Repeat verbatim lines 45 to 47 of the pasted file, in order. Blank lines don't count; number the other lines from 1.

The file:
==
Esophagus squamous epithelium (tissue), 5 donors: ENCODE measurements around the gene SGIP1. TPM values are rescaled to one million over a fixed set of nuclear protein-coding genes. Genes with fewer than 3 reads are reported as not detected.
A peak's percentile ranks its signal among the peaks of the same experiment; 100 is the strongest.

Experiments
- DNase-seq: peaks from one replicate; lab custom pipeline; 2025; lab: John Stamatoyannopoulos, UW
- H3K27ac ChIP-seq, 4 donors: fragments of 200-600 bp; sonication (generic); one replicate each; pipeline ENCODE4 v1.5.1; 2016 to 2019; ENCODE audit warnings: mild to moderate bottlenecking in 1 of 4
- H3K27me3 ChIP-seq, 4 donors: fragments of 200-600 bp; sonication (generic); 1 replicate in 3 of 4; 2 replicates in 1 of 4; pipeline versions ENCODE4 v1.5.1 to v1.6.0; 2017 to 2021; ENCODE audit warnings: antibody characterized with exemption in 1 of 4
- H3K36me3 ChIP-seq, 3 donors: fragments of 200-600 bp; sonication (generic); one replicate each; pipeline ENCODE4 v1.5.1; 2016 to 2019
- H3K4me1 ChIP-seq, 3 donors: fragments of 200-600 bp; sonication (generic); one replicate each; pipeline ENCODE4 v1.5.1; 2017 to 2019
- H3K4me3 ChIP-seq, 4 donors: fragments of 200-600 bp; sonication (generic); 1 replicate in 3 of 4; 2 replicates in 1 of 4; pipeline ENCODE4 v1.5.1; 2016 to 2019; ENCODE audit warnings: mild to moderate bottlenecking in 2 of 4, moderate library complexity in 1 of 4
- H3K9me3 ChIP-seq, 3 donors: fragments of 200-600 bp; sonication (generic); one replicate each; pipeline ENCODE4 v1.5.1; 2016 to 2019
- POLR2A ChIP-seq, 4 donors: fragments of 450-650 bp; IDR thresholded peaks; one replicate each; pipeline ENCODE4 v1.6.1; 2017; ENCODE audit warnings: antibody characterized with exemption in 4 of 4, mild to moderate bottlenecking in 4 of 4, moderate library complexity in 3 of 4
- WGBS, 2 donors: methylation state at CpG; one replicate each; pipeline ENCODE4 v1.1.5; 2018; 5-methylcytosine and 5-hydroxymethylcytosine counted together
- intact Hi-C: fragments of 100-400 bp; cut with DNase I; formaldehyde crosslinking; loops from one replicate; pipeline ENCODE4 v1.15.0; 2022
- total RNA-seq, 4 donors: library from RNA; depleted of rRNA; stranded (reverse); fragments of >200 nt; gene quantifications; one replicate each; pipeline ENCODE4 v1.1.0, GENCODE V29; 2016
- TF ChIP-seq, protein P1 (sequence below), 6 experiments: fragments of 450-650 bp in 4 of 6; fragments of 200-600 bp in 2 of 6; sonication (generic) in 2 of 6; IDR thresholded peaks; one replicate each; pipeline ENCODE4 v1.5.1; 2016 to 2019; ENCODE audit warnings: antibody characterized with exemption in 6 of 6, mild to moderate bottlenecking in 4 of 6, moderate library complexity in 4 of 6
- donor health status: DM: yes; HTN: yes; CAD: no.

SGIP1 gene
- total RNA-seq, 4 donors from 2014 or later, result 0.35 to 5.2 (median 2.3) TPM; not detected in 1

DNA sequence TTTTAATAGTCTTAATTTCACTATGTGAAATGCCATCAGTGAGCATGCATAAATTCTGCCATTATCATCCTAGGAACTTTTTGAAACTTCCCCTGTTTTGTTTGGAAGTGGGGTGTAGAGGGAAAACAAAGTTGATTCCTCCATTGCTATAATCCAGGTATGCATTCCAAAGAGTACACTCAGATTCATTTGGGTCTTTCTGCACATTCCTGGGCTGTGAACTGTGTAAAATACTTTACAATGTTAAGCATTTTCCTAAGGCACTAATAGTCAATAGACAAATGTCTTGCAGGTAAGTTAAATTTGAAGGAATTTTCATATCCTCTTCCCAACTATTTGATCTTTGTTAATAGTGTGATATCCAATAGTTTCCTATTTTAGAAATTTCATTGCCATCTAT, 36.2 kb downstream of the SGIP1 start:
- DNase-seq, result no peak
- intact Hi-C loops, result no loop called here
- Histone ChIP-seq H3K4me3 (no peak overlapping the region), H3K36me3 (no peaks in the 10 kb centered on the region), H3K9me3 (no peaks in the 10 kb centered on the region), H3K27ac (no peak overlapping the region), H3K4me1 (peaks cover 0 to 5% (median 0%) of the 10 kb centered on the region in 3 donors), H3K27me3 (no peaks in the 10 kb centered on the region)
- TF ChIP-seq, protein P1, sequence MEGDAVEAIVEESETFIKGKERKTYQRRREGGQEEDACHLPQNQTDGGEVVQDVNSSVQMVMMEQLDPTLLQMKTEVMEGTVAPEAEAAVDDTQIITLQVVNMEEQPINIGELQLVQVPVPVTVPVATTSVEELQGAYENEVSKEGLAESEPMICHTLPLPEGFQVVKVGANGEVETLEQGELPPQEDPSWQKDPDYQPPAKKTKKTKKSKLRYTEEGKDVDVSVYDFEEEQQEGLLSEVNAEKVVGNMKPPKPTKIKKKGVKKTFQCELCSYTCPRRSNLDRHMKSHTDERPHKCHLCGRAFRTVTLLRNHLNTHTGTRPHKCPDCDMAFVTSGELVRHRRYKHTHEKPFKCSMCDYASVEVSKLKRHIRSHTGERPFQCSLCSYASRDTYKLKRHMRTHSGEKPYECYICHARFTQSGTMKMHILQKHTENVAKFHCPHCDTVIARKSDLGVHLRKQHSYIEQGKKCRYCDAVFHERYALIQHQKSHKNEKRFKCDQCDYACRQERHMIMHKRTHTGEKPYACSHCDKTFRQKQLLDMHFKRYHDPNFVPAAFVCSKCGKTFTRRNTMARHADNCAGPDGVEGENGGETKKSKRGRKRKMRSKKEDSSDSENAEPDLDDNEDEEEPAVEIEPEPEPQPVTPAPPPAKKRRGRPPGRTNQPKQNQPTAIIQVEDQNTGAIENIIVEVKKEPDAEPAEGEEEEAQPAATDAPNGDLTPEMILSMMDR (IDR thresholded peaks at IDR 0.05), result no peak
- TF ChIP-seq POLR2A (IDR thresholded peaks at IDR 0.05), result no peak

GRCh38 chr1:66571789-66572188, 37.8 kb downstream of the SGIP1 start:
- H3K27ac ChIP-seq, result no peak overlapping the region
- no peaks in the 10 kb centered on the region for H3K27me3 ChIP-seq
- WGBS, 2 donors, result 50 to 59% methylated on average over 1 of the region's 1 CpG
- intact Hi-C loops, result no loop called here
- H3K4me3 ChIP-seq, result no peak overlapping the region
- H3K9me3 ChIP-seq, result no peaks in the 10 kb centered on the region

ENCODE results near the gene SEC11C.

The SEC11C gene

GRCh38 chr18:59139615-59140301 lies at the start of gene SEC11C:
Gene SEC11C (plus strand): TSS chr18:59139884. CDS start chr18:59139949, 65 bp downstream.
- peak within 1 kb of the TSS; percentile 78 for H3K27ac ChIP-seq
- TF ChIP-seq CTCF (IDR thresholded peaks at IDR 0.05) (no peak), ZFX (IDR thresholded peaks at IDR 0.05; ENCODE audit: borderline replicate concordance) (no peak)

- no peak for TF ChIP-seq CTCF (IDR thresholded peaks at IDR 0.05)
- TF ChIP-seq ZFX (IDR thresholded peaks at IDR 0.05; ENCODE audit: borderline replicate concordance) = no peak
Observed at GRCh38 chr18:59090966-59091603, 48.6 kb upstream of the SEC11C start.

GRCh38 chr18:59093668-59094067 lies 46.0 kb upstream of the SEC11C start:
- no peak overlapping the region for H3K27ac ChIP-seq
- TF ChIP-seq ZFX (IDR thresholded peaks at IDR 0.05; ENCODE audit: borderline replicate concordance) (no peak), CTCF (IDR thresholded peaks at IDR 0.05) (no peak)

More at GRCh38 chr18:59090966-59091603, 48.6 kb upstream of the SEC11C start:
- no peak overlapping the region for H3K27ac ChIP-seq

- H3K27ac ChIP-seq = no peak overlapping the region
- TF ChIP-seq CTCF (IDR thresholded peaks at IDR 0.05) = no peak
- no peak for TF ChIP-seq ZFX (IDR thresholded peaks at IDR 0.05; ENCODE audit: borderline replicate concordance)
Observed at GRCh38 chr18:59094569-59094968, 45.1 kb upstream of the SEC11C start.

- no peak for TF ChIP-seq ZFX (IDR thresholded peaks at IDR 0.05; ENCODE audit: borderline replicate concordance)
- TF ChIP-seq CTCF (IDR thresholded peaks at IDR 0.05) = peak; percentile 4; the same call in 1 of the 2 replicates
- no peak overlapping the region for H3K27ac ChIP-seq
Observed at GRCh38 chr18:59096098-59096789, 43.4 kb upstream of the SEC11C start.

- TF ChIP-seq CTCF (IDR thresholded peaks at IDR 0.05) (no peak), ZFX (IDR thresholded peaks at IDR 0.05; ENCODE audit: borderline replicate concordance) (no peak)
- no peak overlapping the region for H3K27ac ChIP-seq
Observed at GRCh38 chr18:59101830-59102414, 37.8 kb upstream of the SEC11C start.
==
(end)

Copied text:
- no peak overlapping the region for H3K27ac ChIP-seq

- H3K27ac ChIP-seq = no peak overlapping the region
- TF ChIP-seq CTCF (IDR thresholded peaks at IDR 0.05) = no peak